Advertising drives culture (in the wrong direction)

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I know. My last post suggests that I must have mistaken the oh-so-subtle, deliciously clever ending of Mad Men, that Don goes on to be a part of one of the biggest advertising successes in the history of the world, the one that convinces billions of people that buying soft drinks will make them happy and bring harmony to the world.

I didn’t. I just don’t think it is clever.

Don is a con man. He found his angle. He always finds his angle. He has his brief brush with humanity (please!) and moves on to his next con.

Is Mad Men a satirical dramatization of the history of advertising or is it an attempt to fool Americans into thinking it is a satirical look at advertising while promoting modern products and the companies that sell them?

On the face of it, that show would seem to make all advertisers and the agencies that represent them look bad. Why would they do that, though, when the show is most certainly sponsored by big corporations?

Is that show a way to create positive emotional responses to modern advertising campaigns that are currently evoking negative responses because of opposition movements? In other words, is it designed to offset the bad image big corporations are struggling with today?

Pretty clever. Or am I giving them too much credit?

Advertising is emotional manipulation. We know that.

If we look back at when advertising became an integral part of American culture, we realize that advertising then began to drive American culture.

Advertising IS American culture, and that is what is wrong here. American culture is all about what we purchase and consume. It is about emotion and perception, not critical thinking and scientific evaluation (science must be critically evaluated as well).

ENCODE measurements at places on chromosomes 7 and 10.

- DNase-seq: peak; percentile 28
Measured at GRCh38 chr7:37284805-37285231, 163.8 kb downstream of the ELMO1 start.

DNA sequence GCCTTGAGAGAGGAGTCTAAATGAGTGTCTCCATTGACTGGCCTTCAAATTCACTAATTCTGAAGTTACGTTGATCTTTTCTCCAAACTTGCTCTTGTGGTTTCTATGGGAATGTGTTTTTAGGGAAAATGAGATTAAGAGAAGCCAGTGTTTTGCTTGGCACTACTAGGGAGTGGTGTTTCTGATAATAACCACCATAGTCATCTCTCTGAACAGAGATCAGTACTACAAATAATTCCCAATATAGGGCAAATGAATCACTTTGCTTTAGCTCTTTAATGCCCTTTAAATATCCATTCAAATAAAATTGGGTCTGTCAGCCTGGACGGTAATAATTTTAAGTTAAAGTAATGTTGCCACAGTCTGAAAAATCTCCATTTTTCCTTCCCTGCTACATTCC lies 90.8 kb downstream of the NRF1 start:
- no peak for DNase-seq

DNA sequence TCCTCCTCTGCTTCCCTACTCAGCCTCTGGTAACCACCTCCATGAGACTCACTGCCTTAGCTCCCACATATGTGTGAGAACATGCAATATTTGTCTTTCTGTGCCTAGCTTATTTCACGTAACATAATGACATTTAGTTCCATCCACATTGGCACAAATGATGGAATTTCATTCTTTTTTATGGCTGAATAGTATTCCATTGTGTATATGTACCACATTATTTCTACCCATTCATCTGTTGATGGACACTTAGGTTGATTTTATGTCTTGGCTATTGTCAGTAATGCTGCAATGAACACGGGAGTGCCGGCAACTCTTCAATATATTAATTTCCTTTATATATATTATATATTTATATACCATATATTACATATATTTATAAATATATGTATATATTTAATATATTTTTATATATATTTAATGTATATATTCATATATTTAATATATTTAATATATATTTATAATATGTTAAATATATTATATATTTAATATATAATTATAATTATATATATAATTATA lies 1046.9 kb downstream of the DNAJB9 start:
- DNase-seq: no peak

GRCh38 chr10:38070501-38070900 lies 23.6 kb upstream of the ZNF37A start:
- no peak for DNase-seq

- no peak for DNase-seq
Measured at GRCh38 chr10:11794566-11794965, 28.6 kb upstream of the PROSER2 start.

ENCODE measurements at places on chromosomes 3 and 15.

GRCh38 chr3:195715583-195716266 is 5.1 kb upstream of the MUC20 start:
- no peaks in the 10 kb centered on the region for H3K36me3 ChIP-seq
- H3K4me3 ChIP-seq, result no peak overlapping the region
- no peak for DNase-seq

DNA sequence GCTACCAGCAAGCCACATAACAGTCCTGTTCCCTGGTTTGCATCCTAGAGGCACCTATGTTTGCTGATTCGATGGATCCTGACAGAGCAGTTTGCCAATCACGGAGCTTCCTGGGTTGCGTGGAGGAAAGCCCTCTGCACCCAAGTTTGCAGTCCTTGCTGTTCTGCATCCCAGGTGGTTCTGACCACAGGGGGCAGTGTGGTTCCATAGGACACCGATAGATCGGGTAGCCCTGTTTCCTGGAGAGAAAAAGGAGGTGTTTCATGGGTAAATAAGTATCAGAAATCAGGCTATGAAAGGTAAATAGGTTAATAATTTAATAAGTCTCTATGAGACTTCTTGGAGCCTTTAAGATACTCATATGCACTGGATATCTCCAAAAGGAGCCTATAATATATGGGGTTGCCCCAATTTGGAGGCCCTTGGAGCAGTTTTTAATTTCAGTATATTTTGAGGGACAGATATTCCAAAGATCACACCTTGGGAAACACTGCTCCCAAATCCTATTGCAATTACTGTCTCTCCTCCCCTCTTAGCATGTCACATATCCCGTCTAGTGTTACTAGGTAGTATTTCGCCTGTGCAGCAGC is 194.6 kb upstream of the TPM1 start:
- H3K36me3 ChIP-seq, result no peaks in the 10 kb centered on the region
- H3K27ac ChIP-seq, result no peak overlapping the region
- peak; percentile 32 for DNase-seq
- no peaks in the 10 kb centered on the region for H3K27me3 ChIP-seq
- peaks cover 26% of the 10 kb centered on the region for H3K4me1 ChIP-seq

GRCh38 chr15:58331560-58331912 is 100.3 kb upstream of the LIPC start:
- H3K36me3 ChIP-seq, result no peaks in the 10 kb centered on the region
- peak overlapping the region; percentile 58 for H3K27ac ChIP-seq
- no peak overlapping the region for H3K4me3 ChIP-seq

What do you think when someone announces that they don’t let their kids watch television? Think about it and be honest. You think that those kids are being deprived, right?

A family member recently declared that she wouldn’t shop at Whole Foods because they don’t sell Reese’s Peanut Butter Cups and their prices are really high (yep, food that isn’t subsidized by the government costs more). Really?

I am discouraged. Seemingly intelligent people have allowed themselves to be brainwashed into thinking that certain brands of foods are vital to their happiness. They simply cannot live without them.

That is the insidious nature of advertising.

L’Oreal says “…you’re worth it” (slogan convincing women that they should apply toxic chemicals to their hair and bodies).

Haagen-Daas tells us that “pleasure is the path to joy.”

McDonald’s convinced us that “I’m lovin’ it!”

Burger King told us that you should “Have it your way!”

What is reality? I’m OK, you’re OK. Just do it! You deserve a break today.

Today my 22-year-old son made me a green smoothie for breakfast. I choked it down. It was good for me, right? I mentioned that maybe he should invest in a juicer. He told me that the nondigestable cellulose in plant-based foods is good for the colon (humans are not able to digest cellulose — we are not herbivores).

I don’t think I will make green smoothies a daily thing. I am not sure we’re meant to drink our fruits and vegetables. And there was an awful lot of fruit juice in that thing. I don’t drink fruit juice often because of its high sugar content.

I have news for you: that green juice habit is the result of big business and lots of advertising dollars according to Barron’s article “Drink Up!”

You can’t escape it! The world is driven by advertising. Habits, beliefs, practices, and, most importantly, consumer behavior: all driven by advertising.

Even the organic movement that I believe in is driven, in large part, by the almighty dollar. That’s why Big Food is buying up small organic and natural food companies such as Annie’s Homegrown (which was recently purchased by General Mills). They see the writing on the wall, where the big money is to be made in the future.

Is it all an illusion? Are all of us being manipulated by advertisers? Are we just pawns, even those who believe a more natural food system is better for the world and the people that populate it?

Something to think about (and keep in mind when critically evaluating ideas).

We need to stay smart and be wise, remain skeptical and never forget to be critical (as in thinking).

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